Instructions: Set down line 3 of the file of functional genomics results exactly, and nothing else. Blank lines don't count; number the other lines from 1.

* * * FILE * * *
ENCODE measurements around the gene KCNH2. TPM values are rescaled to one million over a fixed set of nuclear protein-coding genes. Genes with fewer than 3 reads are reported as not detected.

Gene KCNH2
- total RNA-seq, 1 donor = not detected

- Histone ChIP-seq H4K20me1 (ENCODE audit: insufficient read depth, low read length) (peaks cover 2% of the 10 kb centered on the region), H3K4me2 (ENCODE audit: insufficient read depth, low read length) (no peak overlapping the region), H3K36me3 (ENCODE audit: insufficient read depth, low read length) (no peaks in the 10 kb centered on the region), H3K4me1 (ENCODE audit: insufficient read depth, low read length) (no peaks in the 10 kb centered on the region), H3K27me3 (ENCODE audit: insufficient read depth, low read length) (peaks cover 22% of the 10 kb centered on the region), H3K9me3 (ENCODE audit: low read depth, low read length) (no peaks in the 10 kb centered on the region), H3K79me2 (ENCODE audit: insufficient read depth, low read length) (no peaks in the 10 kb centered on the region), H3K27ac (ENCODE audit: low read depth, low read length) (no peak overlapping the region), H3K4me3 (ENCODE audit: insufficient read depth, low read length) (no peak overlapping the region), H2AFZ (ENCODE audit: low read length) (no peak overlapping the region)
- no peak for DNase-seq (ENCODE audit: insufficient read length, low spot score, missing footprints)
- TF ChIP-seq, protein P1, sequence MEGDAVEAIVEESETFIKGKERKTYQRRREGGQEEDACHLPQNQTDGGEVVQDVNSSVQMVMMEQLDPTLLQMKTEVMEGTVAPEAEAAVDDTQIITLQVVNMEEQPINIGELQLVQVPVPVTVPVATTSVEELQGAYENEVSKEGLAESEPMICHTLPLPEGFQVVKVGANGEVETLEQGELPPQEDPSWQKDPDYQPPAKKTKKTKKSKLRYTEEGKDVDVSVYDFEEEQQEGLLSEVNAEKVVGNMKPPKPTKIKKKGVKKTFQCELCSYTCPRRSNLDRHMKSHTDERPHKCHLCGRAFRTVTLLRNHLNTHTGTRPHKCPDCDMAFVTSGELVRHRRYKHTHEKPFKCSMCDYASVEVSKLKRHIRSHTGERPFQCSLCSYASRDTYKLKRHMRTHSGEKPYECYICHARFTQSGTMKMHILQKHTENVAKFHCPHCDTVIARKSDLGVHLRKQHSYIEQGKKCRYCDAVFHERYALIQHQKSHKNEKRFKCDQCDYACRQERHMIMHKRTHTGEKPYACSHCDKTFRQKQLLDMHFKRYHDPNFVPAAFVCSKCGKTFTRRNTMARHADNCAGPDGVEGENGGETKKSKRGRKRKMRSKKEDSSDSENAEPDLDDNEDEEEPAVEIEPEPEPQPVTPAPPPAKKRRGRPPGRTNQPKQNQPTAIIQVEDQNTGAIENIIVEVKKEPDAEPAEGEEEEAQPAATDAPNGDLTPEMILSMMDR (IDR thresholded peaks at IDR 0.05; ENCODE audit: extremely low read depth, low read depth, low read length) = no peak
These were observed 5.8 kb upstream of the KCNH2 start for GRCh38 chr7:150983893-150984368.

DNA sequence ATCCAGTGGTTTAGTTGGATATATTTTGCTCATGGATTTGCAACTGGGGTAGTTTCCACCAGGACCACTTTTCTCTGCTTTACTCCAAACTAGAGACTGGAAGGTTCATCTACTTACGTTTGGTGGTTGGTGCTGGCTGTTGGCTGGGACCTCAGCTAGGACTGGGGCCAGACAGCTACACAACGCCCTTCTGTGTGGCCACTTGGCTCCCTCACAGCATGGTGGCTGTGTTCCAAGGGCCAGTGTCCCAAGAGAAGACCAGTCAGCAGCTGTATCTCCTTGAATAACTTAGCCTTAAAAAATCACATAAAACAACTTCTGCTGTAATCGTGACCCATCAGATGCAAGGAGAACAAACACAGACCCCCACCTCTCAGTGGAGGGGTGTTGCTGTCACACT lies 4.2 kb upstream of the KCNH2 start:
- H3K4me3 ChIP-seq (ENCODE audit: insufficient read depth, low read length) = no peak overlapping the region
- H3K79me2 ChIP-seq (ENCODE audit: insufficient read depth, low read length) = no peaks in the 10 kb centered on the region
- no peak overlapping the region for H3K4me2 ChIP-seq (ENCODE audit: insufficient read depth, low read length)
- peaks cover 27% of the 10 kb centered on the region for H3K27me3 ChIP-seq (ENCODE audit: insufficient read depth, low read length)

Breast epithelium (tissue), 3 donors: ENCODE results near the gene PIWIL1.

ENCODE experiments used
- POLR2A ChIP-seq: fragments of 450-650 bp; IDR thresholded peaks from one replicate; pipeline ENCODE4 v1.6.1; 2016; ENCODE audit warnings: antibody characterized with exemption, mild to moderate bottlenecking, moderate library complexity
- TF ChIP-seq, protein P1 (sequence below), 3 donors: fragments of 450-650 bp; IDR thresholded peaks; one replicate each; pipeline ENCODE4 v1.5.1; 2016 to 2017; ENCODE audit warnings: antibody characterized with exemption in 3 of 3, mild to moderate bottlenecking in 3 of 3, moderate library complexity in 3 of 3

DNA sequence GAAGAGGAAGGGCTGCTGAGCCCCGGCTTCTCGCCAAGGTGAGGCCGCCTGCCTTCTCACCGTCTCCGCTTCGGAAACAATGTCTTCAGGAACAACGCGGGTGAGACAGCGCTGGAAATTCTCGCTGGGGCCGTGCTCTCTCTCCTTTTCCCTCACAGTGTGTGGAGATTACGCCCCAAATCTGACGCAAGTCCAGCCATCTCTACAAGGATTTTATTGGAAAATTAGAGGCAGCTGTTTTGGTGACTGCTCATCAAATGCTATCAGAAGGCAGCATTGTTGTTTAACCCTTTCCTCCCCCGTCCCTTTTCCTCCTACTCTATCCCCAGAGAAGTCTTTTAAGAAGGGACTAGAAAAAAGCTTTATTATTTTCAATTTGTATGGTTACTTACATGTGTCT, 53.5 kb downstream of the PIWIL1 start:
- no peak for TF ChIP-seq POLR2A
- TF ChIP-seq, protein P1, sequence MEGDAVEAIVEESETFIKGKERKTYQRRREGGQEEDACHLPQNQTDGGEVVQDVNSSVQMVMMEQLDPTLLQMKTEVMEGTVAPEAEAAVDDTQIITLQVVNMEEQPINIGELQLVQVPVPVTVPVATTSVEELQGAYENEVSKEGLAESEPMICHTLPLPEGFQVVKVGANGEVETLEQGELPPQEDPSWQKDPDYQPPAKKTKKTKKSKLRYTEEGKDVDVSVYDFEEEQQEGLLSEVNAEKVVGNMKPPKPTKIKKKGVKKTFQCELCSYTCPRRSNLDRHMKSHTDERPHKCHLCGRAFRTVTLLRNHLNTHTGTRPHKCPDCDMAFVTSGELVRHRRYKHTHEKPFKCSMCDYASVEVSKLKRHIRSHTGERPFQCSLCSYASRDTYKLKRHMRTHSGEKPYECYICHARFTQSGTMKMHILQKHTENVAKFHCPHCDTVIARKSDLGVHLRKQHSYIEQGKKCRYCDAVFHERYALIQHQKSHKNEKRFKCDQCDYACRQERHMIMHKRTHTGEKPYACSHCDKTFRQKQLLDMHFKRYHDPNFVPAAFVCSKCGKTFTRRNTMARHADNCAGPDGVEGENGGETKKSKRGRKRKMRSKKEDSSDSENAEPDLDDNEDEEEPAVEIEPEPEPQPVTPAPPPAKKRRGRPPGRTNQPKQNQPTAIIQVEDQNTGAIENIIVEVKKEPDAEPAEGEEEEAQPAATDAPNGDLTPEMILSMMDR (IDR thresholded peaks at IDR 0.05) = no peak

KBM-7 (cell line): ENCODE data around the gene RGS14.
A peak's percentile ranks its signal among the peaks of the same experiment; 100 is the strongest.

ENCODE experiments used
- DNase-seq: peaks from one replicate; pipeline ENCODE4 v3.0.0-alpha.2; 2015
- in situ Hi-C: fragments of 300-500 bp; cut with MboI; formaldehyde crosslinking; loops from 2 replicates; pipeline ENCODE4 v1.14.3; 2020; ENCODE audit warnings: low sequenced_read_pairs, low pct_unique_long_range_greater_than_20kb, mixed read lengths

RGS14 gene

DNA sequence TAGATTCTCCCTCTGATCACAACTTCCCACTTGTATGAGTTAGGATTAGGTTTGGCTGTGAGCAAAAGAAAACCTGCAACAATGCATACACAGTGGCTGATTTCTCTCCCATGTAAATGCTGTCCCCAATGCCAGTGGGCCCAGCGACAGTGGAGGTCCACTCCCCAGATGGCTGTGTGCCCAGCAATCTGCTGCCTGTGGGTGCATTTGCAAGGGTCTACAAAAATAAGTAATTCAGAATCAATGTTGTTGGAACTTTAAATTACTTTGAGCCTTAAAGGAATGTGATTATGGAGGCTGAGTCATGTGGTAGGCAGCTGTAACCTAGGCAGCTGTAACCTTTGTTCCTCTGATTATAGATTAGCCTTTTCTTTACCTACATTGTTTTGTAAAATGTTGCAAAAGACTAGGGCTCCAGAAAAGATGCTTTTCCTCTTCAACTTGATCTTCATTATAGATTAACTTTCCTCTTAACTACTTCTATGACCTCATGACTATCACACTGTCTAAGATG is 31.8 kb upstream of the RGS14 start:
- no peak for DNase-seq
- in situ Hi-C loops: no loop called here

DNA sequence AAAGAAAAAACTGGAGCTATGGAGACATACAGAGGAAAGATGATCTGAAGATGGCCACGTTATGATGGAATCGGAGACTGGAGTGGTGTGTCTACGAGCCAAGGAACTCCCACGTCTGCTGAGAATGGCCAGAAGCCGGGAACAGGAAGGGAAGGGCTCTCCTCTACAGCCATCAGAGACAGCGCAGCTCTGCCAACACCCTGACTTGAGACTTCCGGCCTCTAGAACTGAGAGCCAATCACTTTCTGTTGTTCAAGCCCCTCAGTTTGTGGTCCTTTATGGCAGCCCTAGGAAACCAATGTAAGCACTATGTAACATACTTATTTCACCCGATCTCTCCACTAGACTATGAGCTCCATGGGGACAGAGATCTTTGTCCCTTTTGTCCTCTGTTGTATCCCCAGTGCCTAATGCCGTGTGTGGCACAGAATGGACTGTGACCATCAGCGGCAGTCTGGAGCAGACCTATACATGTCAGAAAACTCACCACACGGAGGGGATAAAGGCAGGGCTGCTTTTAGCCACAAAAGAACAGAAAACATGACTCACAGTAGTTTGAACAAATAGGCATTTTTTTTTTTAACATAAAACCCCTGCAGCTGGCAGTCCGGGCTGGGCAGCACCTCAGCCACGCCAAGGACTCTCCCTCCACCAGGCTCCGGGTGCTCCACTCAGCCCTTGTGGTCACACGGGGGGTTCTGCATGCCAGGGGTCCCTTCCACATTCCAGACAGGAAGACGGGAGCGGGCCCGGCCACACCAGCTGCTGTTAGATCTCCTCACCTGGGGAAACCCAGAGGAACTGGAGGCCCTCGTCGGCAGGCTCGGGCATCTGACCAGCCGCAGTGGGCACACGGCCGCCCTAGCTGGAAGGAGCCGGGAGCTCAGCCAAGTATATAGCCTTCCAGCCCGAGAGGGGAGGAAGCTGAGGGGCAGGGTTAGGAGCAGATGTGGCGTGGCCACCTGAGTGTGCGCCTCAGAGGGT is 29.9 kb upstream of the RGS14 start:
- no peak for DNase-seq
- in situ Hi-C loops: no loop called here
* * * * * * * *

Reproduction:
- total RNA-seq, 1 donor = not detected